5) If the mean red cell volume is significantly decreased, the patient's anemia is microcytic. The most important causes of microcytic anemia are: (i) iron deficiency; (ii) thalassemias (consider in particular heterozygous β-thalassemia, β-thalassemia minor); (iii) inherited defects of the erythrocyte (e.g. spherocytosis);(iv) chronic lead (or other heavy metal) poisoning. Your next diagnostic step is to measure iron concentration in the blood (sideremia, serum transferrin), and to search for the relevant genetic diseases by gene sequencing. If the anamnesis suggests a possible professional intoxication, this should be tested by laboratory analyses. Caution: iron deficiency anemia may be the only sign of a chronic internal hemorrage, e.g. due to a bleeding colon cancer; a search of blood in the feces is indicated.
6) If the mean red cell volume is normal the patient anemia is normocytic. This is the largest group, and includes several possible diseases. Consider three possible cases: (i) chronic internal hemorrage (not associated to iron deficiency); (ii) increased destruction of red cells (reduced lifespan), possibly due to allergies, hemoglobinopathies, or other inherited conditions (e.g. defects of glucose-6-phosphate dehydrogenase); (iii) decreased production of red cells by the bone marrow because or aplasia, leukemias, lymphomas, etc. Clearly an important normocytic anemia requires a broad-scope investigation of several possible conditions. Normocytic anemia associated to reduced platelet count or pancytopenia strongly suggests a disease of the bone marrow.
7) If the mean red cell volume is marginally increased or decreased, and you do not feel confident in defining the patient's anemia macrocytic, normocytic, or microcyti, you apply the procedures of two cases, i.e. you carry out the analyses suggested for both macrocytic and normocytic anemias ( or microcytic and normocytic anemias).
      Diagnosis is an iterative process: an alteration in the patient's parameters suggests a list of diagnostic possibilities, each of them requiring specific tests and investigations. It is important that our list is as complete as possible, because omissions may lead to incomplete searches and missed diagnoses.


      Hemoglobinopathies are hereditary defects of hemoglobin subunits (the alpha and beta polypeptide chains), usually due to single site mutations. They are inherited as Mendelian recessive traits. Hereditary defects of hemoglobin, due to the high solubility and rich functional behaviour of the protein, are somewhat exceptional with respect to those of other proteins and enzymes. Indeed the most usual effect of random point mutation in proteins is a drastic decrease of stability and solubility and the mutant protein is absent or present at very low concentration in the cell. In hemoglobin this is by no means the only possible effect of mutation and hemoglobinopathies can be classed into at least five groups:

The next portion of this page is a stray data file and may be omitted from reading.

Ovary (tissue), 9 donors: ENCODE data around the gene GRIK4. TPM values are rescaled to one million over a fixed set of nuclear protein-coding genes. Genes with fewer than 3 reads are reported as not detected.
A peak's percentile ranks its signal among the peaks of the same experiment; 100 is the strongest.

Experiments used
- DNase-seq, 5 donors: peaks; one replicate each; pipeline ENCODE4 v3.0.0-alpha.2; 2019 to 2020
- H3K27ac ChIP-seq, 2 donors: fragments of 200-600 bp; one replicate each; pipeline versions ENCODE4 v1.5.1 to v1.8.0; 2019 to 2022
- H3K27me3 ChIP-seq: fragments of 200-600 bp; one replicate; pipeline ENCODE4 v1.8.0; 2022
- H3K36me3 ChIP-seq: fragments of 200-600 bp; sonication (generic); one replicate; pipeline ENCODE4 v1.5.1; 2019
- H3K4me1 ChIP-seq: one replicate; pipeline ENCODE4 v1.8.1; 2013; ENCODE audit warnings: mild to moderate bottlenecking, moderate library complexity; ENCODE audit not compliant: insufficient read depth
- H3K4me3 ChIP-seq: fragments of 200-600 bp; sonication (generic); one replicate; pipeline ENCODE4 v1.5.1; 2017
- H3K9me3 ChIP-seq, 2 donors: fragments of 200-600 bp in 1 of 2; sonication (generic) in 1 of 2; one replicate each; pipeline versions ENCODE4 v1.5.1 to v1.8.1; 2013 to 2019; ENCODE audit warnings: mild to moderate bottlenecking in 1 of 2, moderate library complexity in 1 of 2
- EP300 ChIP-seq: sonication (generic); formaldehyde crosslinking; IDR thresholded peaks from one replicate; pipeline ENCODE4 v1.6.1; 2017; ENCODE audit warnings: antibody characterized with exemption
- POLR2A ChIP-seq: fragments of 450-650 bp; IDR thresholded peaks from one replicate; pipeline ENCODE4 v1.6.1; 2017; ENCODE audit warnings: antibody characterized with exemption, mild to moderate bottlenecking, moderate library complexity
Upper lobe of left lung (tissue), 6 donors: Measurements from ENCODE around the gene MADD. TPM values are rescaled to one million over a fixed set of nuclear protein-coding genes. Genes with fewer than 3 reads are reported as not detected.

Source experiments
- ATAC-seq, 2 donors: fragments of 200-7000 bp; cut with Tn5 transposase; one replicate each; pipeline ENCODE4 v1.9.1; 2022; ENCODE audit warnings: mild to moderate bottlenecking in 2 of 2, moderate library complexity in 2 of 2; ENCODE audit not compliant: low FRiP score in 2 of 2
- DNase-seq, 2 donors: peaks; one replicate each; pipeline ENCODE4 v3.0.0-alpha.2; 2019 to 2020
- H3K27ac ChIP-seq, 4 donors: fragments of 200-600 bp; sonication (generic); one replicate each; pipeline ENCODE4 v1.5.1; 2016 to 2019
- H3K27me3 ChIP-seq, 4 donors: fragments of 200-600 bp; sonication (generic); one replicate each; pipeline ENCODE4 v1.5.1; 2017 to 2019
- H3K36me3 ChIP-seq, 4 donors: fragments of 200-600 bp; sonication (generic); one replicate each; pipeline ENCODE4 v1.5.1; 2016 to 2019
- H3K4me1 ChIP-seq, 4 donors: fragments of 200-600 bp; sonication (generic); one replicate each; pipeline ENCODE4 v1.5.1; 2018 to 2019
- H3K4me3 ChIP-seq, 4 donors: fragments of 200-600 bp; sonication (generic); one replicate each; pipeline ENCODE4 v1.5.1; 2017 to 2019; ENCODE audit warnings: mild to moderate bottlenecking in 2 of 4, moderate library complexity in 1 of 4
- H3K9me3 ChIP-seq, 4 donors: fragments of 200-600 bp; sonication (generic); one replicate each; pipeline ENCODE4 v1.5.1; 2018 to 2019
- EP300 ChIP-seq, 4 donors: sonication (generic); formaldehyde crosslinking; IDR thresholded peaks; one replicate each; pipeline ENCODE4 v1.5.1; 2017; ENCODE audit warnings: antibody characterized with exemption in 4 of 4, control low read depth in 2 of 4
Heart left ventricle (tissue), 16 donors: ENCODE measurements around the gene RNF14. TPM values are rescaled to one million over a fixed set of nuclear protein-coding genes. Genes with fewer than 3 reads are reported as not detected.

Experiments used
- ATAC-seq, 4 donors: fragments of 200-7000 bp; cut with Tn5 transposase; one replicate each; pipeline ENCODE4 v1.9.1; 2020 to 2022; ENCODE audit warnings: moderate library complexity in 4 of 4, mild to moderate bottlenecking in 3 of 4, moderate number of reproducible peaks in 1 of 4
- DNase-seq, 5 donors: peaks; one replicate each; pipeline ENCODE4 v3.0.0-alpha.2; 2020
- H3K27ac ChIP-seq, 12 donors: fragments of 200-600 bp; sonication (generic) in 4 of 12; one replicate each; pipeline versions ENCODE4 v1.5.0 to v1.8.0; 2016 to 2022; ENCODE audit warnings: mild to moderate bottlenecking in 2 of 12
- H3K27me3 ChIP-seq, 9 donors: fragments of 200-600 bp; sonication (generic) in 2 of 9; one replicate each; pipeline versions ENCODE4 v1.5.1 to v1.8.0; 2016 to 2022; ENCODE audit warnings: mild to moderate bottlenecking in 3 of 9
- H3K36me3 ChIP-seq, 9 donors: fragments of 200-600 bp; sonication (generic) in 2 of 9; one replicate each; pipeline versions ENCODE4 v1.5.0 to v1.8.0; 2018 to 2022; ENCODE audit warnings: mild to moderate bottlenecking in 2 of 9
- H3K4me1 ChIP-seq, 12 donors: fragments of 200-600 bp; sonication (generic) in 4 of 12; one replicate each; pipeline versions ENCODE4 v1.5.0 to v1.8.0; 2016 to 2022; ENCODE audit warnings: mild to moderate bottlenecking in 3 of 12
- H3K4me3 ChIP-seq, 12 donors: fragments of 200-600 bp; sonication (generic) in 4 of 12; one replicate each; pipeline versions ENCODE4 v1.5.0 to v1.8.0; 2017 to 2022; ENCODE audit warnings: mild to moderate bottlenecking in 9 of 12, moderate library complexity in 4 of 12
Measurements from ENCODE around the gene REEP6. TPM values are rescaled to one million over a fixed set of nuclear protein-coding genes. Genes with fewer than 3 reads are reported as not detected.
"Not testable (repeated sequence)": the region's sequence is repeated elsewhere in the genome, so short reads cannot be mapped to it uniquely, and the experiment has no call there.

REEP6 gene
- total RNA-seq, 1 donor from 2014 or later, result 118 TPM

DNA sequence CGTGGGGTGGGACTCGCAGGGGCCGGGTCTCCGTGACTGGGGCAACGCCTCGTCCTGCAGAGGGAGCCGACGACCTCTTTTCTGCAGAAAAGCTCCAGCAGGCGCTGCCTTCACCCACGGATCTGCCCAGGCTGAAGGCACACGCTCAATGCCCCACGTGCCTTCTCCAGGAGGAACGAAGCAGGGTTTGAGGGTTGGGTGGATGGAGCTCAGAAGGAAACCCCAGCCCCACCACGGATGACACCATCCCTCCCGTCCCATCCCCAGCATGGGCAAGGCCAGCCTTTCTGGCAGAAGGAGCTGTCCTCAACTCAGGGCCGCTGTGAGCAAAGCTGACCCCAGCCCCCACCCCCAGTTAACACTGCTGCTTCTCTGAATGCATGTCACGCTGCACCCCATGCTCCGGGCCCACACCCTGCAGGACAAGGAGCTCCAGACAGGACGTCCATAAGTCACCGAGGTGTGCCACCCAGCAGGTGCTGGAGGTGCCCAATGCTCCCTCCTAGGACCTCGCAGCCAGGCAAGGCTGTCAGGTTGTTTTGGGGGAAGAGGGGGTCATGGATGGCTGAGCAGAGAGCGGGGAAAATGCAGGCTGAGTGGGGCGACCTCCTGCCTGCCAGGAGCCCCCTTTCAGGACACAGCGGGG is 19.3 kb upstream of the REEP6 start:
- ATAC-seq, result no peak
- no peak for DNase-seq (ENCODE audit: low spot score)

1) Mutations which cause diminished stability. The intracellular Hb precipitates and form Heinz bodies adhering to the red cell membrane. The resulting damage of the membrane reduces the lifespan of the erythrocyte, causing an hereditary anemia.

      2) Mutations which cause increased oxygen affinity. The mutant Hb uploads oxygen in the lungs but delivers few oxygen to the tissues, causing chronic ischemia. The ischemic kidney produces more erythropoietin to stimulate the bone marrow and these conditions are often associated to polycytemia (increased blood cell count), increased hematocrit, and increased Hb content.
      3) Mutations which cause reduced oxygen affinity. The mutant Hb is not fully saturated with oxygen in the lung capillaries and the blood oxygen content is decreased in spite of a normal arterial oxygen pressure. The patient has cyanosis, but the amount of oxygen released to the tissues is normal and no ischemia is present (in general); the red cell count and hemoglobin content are usually normal or nearly so. The patient has fatigue because oxygen transport under strenuous muscular effort is reduced (a consequence of the reduced arterial oxygen content).

      4) Mutations which cause iron oxidation (methemoglobinemias). Mutation of the proximal or distal Histidine of either subunit to Tyrosine causes the heme iron to oxidize to the ferric state. Other mutations that increase the polarity of the heme pocket or allow water to flow in have the same effect. Methemoglobin (Hb with the heme iron in the ferric state) has low oxygen affinity and carries oxygen only on the hemes of the normal subunits, the ferric heme iron being unreactive. Thus the oxygen carrying capacity is halved. The patient presents a characteristic brown cyanosis of the mucosae (black mouth), due to the brownish colour of metHb; other symptoms are as in the case of reduced affinity Hbs, and polycytemia may be present to compensate for the reduced oxygen carrying capacity.

      5) Mutations that cause other effects. This is a residual category that includes many different conditions. An important one is sickle cell Hb, the mutation of the sixth residue of the beta chain from Glu to Val. This mutation causes deoxyHb to polymerize and the resulting Hb polymer distorts the red cells, which assume a characteristic sickle shape. Sickled cells may stack in the venulae blocking the circulation: painful microinfarctions follow.